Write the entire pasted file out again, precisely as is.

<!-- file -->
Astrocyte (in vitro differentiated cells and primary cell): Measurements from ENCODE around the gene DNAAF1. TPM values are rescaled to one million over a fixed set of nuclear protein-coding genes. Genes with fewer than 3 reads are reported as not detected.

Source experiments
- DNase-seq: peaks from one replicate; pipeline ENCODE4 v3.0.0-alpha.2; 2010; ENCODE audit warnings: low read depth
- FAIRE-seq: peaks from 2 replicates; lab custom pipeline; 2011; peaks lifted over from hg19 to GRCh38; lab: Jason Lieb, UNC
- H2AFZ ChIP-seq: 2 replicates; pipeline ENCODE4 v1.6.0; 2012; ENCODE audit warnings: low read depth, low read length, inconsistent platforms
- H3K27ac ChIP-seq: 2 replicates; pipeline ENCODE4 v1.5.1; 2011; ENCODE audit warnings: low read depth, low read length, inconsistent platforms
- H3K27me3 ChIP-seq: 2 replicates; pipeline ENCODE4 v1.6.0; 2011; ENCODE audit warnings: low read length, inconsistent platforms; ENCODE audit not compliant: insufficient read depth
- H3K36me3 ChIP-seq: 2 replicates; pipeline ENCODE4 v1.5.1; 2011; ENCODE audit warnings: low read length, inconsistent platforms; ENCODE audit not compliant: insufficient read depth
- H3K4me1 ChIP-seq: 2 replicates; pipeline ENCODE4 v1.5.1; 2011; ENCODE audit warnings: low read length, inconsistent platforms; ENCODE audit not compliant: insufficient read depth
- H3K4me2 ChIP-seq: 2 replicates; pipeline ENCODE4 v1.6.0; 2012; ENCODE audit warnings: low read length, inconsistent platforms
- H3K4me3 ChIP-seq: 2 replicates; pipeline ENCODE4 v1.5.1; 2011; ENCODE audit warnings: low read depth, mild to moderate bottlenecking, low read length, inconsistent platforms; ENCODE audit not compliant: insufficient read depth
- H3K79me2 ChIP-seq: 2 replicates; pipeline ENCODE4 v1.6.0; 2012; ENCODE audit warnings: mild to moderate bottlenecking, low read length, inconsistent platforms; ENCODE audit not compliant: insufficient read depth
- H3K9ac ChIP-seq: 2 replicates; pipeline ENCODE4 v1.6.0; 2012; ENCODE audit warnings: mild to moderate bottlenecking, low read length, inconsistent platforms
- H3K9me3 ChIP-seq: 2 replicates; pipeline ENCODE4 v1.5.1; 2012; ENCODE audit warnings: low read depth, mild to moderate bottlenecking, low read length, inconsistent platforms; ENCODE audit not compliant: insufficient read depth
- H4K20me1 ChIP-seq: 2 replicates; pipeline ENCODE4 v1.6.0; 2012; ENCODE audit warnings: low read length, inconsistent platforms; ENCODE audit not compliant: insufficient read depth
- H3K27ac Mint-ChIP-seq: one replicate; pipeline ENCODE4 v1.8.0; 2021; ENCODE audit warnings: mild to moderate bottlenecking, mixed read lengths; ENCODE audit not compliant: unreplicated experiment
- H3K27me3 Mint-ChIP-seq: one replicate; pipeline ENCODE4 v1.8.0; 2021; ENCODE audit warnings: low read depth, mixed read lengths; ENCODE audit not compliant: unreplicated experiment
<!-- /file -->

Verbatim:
Astrocyte (in vitro differentiated cells and primary cell): Measurements from ENCODE around the gene DNAAF1. TPM values are rescaled to one million over a fixed set of nuclear protein-coding genes. Genes with fewer than 3 reads are reported as not detected.

Source experiments
- DNase-seq: peaks from one replicate; pipeline ENCODE4 v3.0.0-alpha.2; 2010; ENCODE audit warnings: low read depth
- FAIRE-seq: peaks from 2 replicates; lab custom pipeline; 2011; peaks lifted over from hg19 to GRCh38; lab: Jason Lieb, UNC
- H2AFZ ChIP-seq: 2 replicates; pipeline ENCODE4 v1.6.0; 2012; ENCODE audit warnings: low read depth, low read length, inconsistent platforms
- H3K27ac ChIP-seq: 2 replicates; pipeline ENCODE4 v1.5.1; 2011; ENCODE audit warnings: low read depth, low read length, inconsistent platforms
- H3K27me3 ChIP-seq: 2 replicates; pipeline ENCODE4 v1.6.0; 2011; ENCODE audit warnings: low read length, inconsistent platforms; ENCODE audit not compliant: insufficient read depth
- H3K36me3 ChIP-seq: 2 replicates; pipeline ENCODE4 v1.5.1; 2011; ENCODE audit warnings: low read length, inconsistent platforms; ENCODE audit not compliant: insufficient read depth
- H3K4me1 ChIP-seq: 2 replicates; pipeline ENCODE4 v1.5.1; 2011; ENCODE audit warnings: low read length, inconsistent platforms; ENCODE audit not compliant: insufficient read depth
- H3K4me2 ChIP-seq: 2 replicates; pipeline ENCODE4 v1.6.0; 2012; ENCODE audit warnings: low read length, inconsistent platforms
- H3K4me3 ChIP-seq: 2 replicates; pipeline ENCODE4 v1.5.1; 2011; ENCODE audit warnings: low read depth, mild to moderate bottlenecking, low read length, inconsistent platforms; ENCODE audit not compliant: insufficient read depth
- H3K79me2 ChIP-seq: 2 replicates; pipeline ENCODE4 v1.6.0; 2012; ENCODE audit warnings: mild to moderate bottlenecking, low read length, inconsistent platforms; ENCODE audit not compliant: insufficient read depth
- H3K9ac ChIP-seq: 2 replicates; pipeline ENCODE4 v1.6.0; 2012; ENCODE audit warnings: mild to moderate bottlenecking, low read length, inconsistent platforms
- H3K9me3 ChIP-seq: 2 replicates; pipeline ENCODE4 v1.5.1; 2012; ENCODE audit warnings: low read depth, mild to moderate bottlenecking, low read length, inconsistent platforms; ENCODE audit not compliant: insufficient read depth
- H4K20me1 ChIP-seq: 2 replicates; pipeline ENCODE4 v1.6.0; 2012; ENCODE audit warnings: low read length, inconsistent platforms; ENCODE audit not compliant: insufficient read depth
- H3K27ac Mint-ChIP-seq: one replicate; pipeline ENCODE4 v1.8.0; 2021; ENCODE audit warnings: mild to moderate bottlenecking, mixed read lengths; ENCODE audit not compliant: unreplicated experiment
- H3K27me3 Mint-ChIP-seq: one replicate; pipeline ENCODE4 v1.8.0; 2021; ENCODE audit warnings: low read depth, mixed read lengths; ENCODE audit not compliant: unreplicated experiment